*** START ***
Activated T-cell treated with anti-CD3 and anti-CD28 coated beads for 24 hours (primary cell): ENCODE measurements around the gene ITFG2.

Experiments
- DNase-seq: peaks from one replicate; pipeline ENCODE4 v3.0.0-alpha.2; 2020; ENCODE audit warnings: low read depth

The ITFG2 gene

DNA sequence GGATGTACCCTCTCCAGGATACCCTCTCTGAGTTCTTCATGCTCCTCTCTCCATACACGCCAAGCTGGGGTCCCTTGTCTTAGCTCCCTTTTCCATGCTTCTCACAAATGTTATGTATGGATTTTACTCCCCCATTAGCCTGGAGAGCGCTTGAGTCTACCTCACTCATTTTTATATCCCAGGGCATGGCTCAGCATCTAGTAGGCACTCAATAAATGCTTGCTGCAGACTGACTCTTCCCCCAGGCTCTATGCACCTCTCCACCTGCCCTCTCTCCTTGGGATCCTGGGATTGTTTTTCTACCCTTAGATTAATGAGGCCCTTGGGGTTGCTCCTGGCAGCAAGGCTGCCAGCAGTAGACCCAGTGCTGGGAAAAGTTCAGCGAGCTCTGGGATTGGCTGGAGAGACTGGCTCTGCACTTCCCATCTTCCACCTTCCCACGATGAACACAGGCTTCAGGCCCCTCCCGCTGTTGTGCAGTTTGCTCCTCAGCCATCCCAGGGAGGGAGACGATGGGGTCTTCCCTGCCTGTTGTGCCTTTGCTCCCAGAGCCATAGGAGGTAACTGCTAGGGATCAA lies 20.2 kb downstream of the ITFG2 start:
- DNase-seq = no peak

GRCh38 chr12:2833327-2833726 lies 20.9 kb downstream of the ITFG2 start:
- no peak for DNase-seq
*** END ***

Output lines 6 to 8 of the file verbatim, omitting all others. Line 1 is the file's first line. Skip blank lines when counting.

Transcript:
- DNase-seq = no peak

GRCh38 chr12:2833327-2833726 lies 20.9 kb downstream of the ITFG2 start:
- no peak for DNase-seq